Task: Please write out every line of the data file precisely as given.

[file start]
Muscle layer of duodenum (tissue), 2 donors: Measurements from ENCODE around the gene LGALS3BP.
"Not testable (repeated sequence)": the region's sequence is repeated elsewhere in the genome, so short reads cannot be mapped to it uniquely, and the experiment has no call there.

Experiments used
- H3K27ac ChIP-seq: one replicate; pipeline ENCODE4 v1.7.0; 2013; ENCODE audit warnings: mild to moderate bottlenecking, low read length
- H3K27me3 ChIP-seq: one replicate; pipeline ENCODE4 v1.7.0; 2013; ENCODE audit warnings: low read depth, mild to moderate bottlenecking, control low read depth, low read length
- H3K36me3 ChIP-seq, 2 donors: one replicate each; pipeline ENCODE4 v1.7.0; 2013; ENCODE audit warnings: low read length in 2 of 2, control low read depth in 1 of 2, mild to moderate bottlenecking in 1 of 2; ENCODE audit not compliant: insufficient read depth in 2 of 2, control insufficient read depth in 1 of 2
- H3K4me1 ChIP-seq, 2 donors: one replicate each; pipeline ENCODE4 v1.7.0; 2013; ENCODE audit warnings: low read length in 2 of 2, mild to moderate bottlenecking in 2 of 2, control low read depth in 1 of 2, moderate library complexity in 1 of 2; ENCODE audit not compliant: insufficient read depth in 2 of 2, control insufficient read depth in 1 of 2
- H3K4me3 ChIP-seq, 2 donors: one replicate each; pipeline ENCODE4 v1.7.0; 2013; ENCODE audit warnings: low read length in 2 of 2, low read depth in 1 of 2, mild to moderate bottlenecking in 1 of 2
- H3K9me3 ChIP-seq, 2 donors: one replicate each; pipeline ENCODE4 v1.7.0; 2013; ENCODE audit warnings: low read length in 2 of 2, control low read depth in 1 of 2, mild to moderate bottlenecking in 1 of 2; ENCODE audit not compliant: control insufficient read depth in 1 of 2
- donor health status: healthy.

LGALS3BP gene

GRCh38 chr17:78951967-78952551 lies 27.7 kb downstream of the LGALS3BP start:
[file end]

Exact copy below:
Muscle layer of duodenum (tissue), 2 donors: Measurements from ENCODE around the gene LGALS3BP.
"Not testable (repeated sequence)": the region's sequence is repeated elsewhere in the genome, so short reads cannot be mapped to it uniquely, and the experiment has no call there.

Experiments used
- H3K27ac ChIP-seq: one replicate; pipeline ENCODE4 v1.7.0; 2013; ENCODE audit warnings: mild to moderate bottlenecking, low read length
- H3K27me3 ChIP-seq: one replicate; pipeline ENCODE4 v1.7.0; 2013; ENCODE audit warnings: low read depth, mild to moderate bottlenecking, control low read depth, low read length
- H3K36me3 ChIP-seq, 2 donors: one replicate each; pipeline ENCODE4 v1.7.0; 2013; ENCODE audit warnings: low read length in 2 of 2, control low read depth in 1 of 2, mild to moderate bottlenecking in 1 of 2; ENCODE audit not compliant: insufficient read depth in 2 of 2, control insufficient read depth in 1 of 2
- H3K4me1 ChIP-seq, 2 donors: one replicate each; pipeline ENCODE4 v1.7.0; 2013; ENCODE audit warnings: low read length in 2 of 2, mild to moderate bottlenecking in 2 of 2, control low read depth in 1 of 2, moderate library complexity in 1 of 2; ENCODE audit not compliant: insufficient read depth in 2 of 2, control insufficient read depth in 1 of 2
- H3K4me3 ChIP-seq, 2 donors: one replicate each; pipeline ENCODE4 v1.7.0; 2013; ENCODE audit warnings: low read length in 2 of 2, low read depth in 1 of 2, mild to moderate bottlenecking in 1 of 2
- H3K9me3 ChIP-seq, 2 donors: one replicate each; pipeline ENCODE4 v1.7.0; 2013; ENCODE audit warnings: low read length in 2 of 2, control low read depth in 1 of 2, mild to moderate bottlenecking in 1 of 2; ENCODE audit not compliant: control insufficient read depth in 1 of 2
- donor health status: healthy.

LGALS3BP gene

GRCh38 chr17:78951967-78952551 lies 27.7 kb downstream of the LGALS3BP start: